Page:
By Ernest Nzor, Abuja
King Bungane III of the Royal Kingdom of Embo, South Africa, has said that Africa, as a continent, has the ability and capacity to become great without relying on external support.
He made the statement while speaking as a special guest during a webinar conference organised yesterday by African Economic Merit Awards (AEMA) themed, ‘Addressing the Economic Challenges of COVID-19 in Rural Communities in Africa’.
According to King Bungane III, “If Africans can reject the systems and cultures of colonialists and return to the drawing board, researching and rediscovering the ancient system of education and civilisation, with our abilities and capacities (resources), the continent of Africa would definitely rise, become great and independent, requiring no external support whatsoever.
“For example, Africa has enough indigenous plants and resources to prevent and cure Covid-19 and any other disease. All that’s needed is to invest enough funds into research and the result would be the production of potent vaccines that could rival any other vaccine globally.”
He also encouraged youths in Africa to look into themselves, become creative and come up with new innovations that could address any difficulty that the continent is experiencing.
The founder of AEMA, McEva Temofe, while speaking, said that the reason for the conference was to address the challenges experienced by rural communities resulting from effects of the Covid-19 Pandemic.
“Many rural communities in Africa have been adversely affected in several ways by the effects of the Covid-19 Pandemic. Problems such as hunger, lack of shelter, deforestation, pollution, economic and many more have arisen as a result of the pandemic. This is why AEMA, in partnership with Oxfam, has decided to host this conference as an avenue to discuss and proffer relevant and practical solutions to this problem.”
The chief executive of Connected Development, Hamzat Lawal, who was also a guest speaker at the conference, said that the way Africans see themselves would determine the continent’s quality of effectiveness and development.
“How do Africans see themselves? Do we see ourselves as a dumping ground, solution or world power, which has the ability to solve the problem of its ordinary citizens?
“Before the colonial rule, Africa was really doing fine. The continent was into trading and some were even well traveled. So, we didn’t need to be colonised and we don’t need to be recolonised. African leaders need to understand that they also have a part to play in international politics.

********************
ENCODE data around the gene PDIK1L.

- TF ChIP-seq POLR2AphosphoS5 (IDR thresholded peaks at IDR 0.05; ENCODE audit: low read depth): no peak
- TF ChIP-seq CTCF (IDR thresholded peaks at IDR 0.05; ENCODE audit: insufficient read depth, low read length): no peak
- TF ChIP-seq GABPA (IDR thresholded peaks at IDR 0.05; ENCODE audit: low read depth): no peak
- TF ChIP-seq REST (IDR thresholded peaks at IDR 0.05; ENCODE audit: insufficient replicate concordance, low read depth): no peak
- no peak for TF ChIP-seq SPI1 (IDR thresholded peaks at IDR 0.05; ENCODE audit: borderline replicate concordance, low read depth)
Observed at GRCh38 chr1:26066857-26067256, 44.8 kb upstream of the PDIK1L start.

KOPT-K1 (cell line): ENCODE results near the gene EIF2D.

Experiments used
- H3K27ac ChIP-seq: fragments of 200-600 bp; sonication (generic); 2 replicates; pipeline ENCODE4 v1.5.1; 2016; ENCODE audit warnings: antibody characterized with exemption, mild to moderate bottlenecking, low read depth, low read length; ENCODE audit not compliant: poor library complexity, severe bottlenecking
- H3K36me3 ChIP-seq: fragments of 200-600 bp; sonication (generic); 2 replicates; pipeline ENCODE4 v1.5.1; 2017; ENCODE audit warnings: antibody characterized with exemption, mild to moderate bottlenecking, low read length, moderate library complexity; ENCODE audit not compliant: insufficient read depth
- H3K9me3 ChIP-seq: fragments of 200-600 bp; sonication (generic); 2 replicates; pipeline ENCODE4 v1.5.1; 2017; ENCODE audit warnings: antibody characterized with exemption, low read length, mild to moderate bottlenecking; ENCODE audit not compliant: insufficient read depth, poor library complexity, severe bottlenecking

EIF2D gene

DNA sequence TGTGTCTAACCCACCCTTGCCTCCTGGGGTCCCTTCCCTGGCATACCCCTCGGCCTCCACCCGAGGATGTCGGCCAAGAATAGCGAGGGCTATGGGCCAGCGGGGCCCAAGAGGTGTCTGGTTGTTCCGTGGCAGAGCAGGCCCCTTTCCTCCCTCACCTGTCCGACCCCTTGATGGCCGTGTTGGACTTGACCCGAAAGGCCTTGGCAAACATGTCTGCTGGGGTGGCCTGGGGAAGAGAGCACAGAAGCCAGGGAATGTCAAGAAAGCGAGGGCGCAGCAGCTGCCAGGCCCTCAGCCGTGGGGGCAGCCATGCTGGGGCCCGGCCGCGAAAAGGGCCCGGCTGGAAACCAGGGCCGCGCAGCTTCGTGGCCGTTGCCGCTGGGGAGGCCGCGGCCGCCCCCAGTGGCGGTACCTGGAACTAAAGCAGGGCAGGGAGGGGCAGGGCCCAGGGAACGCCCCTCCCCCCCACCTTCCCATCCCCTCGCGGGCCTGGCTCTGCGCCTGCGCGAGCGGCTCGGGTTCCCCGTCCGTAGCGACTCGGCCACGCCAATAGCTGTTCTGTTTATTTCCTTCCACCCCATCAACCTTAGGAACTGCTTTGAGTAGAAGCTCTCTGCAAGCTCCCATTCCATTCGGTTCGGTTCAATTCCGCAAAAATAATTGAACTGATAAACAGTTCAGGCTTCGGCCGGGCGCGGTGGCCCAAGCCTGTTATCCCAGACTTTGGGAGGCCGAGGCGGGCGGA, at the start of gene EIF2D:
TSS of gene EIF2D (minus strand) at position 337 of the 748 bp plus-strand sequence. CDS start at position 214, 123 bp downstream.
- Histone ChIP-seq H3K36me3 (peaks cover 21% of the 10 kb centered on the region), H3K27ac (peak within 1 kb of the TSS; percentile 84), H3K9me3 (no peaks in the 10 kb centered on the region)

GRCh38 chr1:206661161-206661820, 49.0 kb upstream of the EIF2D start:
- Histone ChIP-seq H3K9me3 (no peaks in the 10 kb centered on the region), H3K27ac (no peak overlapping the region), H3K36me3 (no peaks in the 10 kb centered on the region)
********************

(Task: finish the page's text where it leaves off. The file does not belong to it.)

“There is need for intergenerational equity, dialogue and justice because the older generation have knowledge that you can never find in any book written. The young people have energy and ideas and so, marrying the older intellectuals and the younger innovators together, will definitely yield phenomenal results all over Africa.
“Also, being able to unite the young minds with a credible vision about developing the African continent or nation that they can all believe in, will definitely galvanise them to give their full support, which will be a major propelling force towards our desired goals.”
Another guest speaker at the conference, Mallence Bart-Williams, who is the Founder of Folorunsho Foundation, said that the major reason Africa remains underdeveloped, even though many African nations were colonised, is because of the leaders.
“History has never been made by rich people but by the most impactful. The youths need to put more effort in demanding accountability from the leaders so that more effort can be put into developing the African nations and not their pockets.
“Instead of depending on donations and funds from non-governmental organisations (NGOs), governments, traditional rulers and leaders in rural areas can actually assist and channel youths in dire states of hunger or need for food in these areas, to be extremely resourceful and productive in creating unique solutions to problems in the society with the use of minimal tools and resources in their immediate environment, thereby making a living for themselves.
“This method has been tested and proven and will definitely bring such people out of poverty without relying on foreign aid.”
The deputy country director of AEMA, Tholakele Skhosana, while contributing, said that in the area of educational development, especially in Southern Africa, rural areas are more adversely affected because their governments are focusing less of their efforts in that direction.
“For educational development to be effective in such areas, the governments have to build more infrastructure for learning, provide more resources for online education, encourage the youths to take advantage of the opportunities provided and address the issue of mismanagement of funds.
“This will emphasise the indigenous, cultural values and languages of a particular set of people, and when connected to an indigenous researcher, would ultimately improve the lives of the people concerned.”
AEMA is a non-governmental organisation that is focused on building lasting economic values for Africa and Africans. The organisation aims to make a difference in Africa as a whole by improving relationship between successful African leaders and young African entrepreneurs.